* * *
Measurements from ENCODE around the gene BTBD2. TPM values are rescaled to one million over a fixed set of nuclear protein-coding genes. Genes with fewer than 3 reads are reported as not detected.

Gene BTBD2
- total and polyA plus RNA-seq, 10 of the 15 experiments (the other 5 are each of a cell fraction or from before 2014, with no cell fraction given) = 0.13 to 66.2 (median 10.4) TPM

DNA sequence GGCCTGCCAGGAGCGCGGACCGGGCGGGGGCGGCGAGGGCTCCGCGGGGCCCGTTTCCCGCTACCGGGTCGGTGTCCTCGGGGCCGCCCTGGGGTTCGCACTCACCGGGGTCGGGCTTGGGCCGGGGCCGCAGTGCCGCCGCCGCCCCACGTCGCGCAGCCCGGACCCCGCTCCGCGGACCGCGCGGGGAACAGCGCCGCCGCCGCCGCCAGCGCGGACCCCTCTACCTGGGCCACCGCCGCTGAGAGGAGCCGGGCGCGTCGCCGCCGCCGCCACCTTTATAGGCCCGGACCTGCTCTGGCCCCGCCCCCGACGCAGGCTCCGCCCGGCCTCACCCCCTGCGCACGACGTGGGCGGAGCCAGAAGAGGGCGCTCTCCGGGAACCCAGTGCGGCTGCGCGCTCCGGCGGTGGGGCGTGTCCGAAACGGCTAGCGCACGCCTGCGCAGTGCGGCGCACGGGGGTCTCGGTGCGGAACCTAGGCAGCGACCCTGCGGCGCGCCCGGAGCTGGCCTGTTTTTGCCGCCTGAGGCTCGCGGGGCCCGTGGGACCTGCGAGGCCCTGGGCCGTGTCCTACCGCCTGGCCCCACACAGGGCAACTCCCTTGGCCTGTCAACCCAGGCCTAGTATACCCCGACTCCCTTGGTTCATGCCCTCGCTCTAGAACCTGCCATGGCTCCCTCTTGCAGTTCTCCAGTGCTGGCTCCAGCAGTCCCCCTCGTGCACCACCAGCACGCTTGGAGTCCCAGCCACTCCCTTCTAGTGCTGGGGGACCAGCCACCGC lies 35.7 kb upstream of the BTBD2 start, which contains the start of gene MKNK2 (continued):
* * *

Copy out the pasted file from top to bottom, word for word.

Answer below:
Measurements from ENCODE around the gene BTBD2. TPM values are rescaled to one million over a fixed set of nuclear protein-coding genes. Genes with fewer than 3 reads are reported as not detected.

Gene BTBD2
- total and polyA plus RNA-seq, 10 of the 15 experiments (the other 5 are each of a cell fraction or from before 2014, with no cell fraction given) = 0.13 to 66.2 (median 10.4) TPM

DNA sequence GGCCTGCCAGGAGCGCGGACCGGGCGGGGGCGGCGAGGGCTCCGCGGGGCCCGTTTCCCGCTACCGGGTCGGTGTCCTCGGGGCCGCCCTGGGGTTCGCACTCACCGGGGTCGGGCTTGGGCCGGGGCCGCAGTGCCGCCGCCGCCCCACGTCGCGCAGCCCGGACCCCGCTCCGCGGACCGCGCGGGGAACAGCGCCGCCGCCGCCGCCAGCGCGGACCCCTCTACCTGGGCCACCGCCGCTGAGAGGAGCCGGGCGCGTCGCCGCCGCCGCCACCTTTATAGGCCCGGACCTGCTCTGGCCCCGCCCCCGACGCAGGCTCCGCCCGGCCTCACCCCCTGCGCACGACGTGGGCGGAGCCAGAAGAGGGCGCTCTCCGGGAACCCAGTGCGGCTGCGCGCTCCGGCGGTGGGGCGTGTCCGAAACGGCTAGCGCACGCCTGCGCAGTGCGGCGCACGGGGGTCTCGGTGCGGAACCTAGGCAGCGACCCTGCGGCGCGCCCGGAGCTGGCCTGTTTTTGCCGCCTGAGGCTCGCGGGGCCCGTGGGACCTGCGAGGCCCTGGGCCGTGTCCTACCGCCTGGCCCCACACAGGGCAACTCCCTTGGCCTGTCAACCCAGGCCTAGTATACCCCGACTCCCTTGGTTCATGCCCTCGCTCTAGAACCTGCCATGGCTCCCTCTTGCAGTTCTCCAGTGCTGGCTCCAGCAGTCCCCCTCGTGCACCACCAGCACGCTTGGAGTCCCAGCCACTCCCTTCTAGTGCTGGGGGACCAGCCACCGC lies 35.7 kb upstream of the BTBD2 start, which contains the start of gene MKNK2 (continued):